Formerly Attributed to Jiangcan (Chinese, active ca. 1200)
Song dynasty (960–1279)
Handscroll; ink on paper
12 1/2 x 87 5/16 in. (31.8 x 221.8 cm)
Rogers Fund, 1918
Not on view
Signature: .Artist's seal (?) on lower right corner, damaged and unreadable
Inscription: One poem dated 1495; one seal of Wu Zongzhou (act. early 16th century); one colophon, three seals of Wangxün; one poem, two seals of Yetong; one colophon dated 1670 of Zhuan Zhunsheng (1627–1679).
Translation: 1. Cows grazing were familiar to me. Boys with books ride on the backs of cows which wander about in the fields; some bulls are fighting; old cows chew grass; some moo calmly while others frisk about. When anyone sees this picture he may think of the olden days. The fighting, grazing and all the other phases of cows' life are very well painted. The atmosphere of peace and tranquility are very well expressed in this picture. [written by Wang Xün]
2. In this picture are represented grasses, villages in the mist and rain; far away and near the low sounds of a flute played by a boy on the back of a cow float about although they are not classical notes; old cows look back for their calves. Cowboys do not whip them nor treat them hard. One cow may plough as much as one hundred men can do, and a hundred cows will give enough food for thousands of people. A wise magistrate will get out of his car and compose a poem to praise the virtues of cows. I, Ye Tong put this down.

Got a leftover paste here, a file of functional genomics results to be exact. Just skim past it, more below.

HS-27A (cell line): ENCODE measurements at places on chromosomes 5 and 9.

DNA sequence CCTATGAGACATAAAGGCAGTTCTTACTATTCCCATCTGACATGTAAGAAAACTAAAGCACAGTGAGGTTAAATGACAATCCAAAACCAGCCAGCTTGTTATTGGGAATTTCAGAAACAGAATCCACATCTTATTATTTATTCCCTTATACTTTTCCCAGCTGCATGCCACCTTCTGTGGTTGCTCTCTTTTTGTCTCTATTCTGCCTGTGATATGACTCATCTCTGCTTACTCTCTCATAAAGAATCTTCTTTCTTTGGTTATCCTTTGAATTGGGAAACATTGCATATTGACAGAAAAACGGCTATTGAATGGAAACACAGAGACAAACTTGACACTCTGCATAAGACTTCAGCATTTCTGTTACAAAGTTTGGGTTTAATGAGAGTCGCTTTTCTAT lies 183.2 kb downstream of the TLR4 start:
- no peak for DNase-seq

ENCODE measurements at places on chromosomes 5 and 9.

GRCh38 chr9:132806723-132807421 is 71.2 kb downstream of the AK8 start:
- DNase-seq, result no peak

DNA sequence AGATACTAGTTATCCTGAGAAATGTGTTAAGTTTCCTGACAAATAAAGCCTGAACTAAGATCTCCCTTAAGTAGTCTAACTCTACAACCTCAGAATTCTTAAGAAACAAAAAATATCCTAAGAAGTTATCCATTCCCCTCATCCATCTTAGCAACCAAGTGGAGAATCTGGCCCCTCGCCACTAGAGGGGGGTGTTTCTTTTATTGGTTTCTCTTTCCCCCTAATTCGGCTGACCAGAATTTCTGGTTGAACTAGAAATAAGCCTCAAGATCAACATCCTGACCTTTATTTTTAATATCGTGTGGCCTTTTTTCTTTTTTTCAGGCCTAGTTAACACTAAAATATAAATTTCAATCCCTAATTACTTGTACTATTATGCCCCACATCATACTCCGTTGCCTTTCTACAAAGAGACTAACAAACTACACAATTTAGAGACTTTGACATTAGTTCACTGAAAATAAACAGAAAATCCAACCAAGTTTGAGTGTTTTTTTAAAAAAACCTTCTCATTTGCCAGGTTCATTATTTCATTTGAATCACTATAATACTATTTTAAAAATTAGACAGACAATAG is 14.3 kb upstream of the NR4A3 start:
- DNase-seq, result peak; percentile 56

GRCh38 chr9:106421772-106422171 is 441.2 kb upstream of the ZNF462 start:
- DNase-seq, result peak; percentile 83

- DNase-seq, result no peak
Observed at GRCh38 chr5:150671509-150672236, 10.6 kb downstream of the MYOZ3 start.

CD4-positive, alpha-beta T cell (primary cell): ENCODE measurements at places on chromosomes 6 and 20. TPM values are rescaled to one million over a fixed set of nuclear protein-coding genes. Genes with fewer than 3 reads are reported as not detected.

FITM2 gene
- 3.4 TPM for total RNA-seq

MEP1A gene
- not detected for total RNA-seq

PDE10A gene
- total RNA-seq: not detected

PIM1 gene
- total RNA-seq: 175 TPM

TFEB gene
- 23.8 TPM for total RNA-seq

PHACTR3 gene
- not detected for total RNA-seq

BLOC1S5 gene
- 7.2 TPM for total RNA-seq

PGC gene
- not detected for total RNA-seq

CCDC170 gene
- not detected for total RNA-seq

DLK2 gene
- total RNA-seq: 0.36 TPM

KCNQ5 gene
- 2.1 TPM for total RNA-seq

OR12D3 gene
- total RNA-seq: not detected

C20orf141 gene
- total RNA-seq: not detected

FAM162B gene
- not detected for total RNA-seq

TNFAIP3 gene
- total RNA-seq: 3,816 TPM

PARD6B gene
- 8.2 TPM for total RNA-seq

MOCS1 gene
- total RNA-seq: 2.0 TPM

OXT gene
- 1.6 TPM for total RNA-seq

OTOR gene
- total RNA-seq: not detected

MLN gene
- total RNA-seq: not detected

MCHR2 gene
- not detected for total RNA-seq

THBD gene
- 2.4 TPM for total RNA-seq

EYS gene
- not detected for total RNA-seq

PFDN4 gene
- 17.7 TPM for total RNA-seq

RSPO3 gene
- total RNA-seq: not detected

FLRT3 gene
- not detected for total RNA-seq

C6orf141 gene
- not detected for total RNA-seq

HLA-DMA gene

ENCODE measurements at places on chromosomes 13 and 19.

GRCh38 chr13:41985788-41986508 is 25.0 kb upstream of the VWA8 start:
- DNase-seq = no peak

3. I don't know who painted this picture of a hundred cows. Skins and bones are represented in one and the same touch of the brush. The mist blends with the grass. The lake is full of water and haze. Boys carry their hats, raincoats and food. Each one amuses himeself as he likes. I, Zongzhou wrote this down in the year of the Rabbit, of the reign of Hongzhi, 1495.